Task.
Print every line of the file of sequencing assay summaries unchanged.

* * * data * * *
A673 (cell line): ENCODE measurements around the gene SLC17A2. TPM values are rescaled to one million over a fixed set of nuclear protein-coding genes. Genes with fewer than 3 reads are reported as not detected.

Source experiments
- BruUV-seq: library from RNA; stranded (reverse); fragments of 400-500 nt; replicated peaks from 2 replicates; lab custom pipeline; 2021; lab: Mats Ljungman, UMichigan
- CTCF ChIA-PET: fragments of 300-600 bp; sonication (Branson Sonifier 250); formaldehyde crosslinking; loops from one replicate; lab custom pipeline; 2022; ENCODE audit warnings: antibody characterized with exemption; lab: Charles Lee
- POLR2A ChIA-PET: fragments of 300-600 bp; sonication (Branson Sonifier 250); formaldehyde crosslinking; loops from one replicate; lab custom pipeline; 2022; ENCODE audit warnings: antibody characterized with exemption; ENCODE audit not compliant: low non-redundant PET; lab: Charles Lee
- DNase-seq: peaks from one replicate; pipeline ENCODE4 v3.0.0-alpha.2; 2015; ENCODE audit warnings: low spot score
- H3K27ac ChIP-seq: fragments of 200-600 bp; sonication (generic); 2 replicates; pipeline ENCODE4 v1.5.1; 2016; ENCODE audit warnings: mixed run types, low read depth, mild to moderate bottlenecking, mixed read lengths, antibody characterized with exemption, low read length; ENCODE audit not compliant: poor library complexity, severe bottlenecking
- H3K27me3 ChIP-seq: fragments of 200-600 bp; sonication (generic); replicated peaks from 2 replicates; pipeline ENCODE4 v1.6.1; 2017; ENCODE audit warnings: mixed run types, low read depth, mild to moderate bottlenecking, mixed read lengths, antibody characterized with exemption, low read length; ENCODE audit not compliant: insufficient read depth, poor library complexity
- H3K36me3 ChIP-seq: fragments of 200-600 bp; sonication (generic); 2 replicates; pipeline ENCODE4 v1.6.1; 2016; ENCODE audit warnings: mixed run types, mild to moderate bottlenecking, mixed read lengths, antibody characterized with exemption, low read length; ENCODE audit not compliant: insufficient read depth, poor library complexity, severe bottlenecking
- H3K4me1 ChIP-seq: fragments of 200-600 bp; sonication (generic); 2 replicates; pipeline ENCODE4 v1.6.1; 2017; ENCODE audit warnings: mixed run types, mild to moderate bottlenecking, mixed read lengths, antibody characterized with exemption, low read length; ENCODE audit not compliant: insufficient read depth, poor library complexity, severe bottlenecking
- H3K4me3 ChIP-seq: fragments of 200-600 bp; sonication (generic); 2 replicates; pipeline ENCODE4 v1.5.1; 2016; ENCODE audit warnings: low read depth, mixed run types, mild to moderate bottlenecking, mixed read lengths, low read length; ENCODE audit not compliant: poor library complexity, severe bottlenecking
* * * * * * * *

A673 (cell line): ENCODE measurements around the gene SLC17A2. TPM values are rescaled to one million over a fixed set of nuclear protein-coding genes. Genes with fewer than 3 reads are reported as not detected.

Source experiments
- BruUV-seq: library from RNA; stranded (reverse); fragments of 400-500 nt; replicated peaks from 2 replicates; lab custom pipeline; 2021; lab: Mats Ljungman, UMichigan
- CTCF ChIA-PET: fragments of 300-600 bp; sonication (Branson Sonifier 250); formaldehyde crosslinking; loops from one replicate; lab custom pipeline; 2022; ENCODE audit warnings: antibody characterized with exemption; lab: Charles Lee
- POLR2A ChIA-PET: fragments of 300-600 bp; sonication (Branson Sonifier 250); formaldehyde crosslinking; loops from one replicate; lab custom pipeline; 2022; ENCODE audit warnings: antibody characterized with exemption; ENCODE audit not compliant: low non-redundant PET; lab: Charles Lee
- DNase-seq: peaks from one replicate; pipeline ENCODE4 v3.0.0-alpha.2; 2015; ENCODE audit warnings: low spot score
- H3K27ac ChIP-seq: fragments of 200-600 bp; sonication (generic); 2 replicates; pipeline ENCODE4 v1.5.1; 2016; ENCODE audit warnings: mixed run types, low read depth, mild to moderate bottlenecking, mixed read lengths, antibody characterized with exemption, low read length; ENCODE audit not compliant: poor library complexity, severe bottlenecking
- H3K27me3 ChIP-seq: fragments of 200-600 bp; sonication (generic); replicated peaks from 2 replicates; pipeline ENCODE4 v1.6.1; 2017; ENCODE audit warnings: mixed run types, low read depth, mild to moderate bottlenecking, mixed read lengths, antibody characterized with exemption, low read length; ENCODE audit not compliant: insufficient read depth, poor library complexity
- H3K36me3 ChIP-seq: fragments of 200-600 bp; sonication (generic); 2 replicates; pipeline ENCODE4 v1.6.1; 2016; ENCODE audit warnings: mixed run types, mild to moderate bottlenecking, mixed read lengths, antibody characterized with exemption, low read length; ENCODE audit not compliant: insufficient read depth, poor library complexity, severe bottlenecking
- H3K4me1 ChIP-seq: fragments of 200-600 bp; sonication (generic); 2 replicates; pipeline ENCODE4 v1.6.1; 2017; ENCODE audit warnings: mixed run types, mild to moderate bottlenecking, mixed read lengths, antibody characterized with exemption, low read length; ENCODE audit not compliant: insufficient read depth, poor library complexity, severe bottlenecking
- H3K4me3 ChIP-seq: fragments of 200-600 bp; sonication (generic); 2 replicates; pipeline ENCODE4 v1.5.1; 2016; ENCODE audit warnings: low read depth, mixed run types, mild to moderate bottlenecking, mixed read lengths, low read length; ENCODE audit not compliant: poor library complexity, severe bottlenecking